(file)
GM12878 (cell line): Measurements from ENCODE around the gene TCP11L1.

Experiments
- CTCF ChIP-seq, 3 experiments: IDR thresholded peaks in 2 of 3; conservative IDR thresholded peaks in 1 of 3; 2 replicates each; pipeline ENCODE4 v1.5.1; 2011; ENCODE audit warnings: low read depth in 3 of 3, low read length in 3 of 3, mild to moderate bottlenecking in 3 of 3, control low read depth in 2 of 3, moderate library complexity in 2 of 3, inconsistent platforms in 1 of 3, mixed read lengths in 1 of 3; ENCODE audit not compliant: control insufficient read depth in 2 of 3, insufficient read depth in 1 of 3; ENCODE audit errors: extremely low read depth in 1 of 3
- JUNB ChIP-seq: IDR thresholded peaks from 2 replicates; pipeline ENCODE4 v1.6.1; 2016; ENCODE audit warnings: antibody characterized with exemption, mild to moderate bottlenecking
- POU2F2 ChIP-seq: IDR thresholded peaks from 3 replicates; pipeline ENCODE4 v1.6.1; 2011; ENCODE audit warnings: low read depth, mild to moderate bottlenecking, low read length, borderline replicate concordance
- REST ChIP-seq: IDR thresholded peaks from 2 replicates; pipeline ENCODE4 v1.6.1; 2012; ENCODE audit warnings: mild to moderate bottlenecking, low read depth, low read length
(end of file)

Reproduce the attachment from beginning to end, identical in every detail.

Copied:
GM12878 (cell line): Measurements from ENCODE around the gene TCP11L1.

Experiments
- CTCF ChIP-seq, 3 experiments: IDR thresholded peaks in 2 of 3; conservative IDR thresholded peaks in 1 of 3; 2 replicates each; pipeline ENCODE4 v1.5.1; 2011; ENCODE audit warnings: low read depth in 3 of 3, low read length in 3 of 3, mild to moderate bottlenecking in 3 of 3, control low read depth in 2 of 3, moderate library complexity in 2 of 3, inconsistent platforms in 1 of 3, mixed read lengths in 1 of 3; ENCODE audit not compliant: control insufficient read depth in 2 of 3, insufficient read depth in 1 of 3; ENCODE audit errors: extremely low read depth in 1 of 3
- JUNB ChIP-seq: IDR thresholded peaks from 2 replicates; pipeline ENCODE4 v1.6.1; 2016; ENCODE audit warnings: antibody characterized with exemption, mild to moderate bottlenecking
- POU2F2 ChIP-seq: IDR thresholded peaks from 3 replicates; pipeline ENCODE4 v1.6.1; 2011; ENCODE audit warnings: low read depth, mild to moderate bottlenecking, low read length, borderline replicate concordance
- REST ChIP-seq: IDR thresholded peaks from 2 replicates; pipeline ENCODE4 v1.6.1; 2012; ENCODE audit warnings: mild to moderate bottlenecking, low read depth, low read length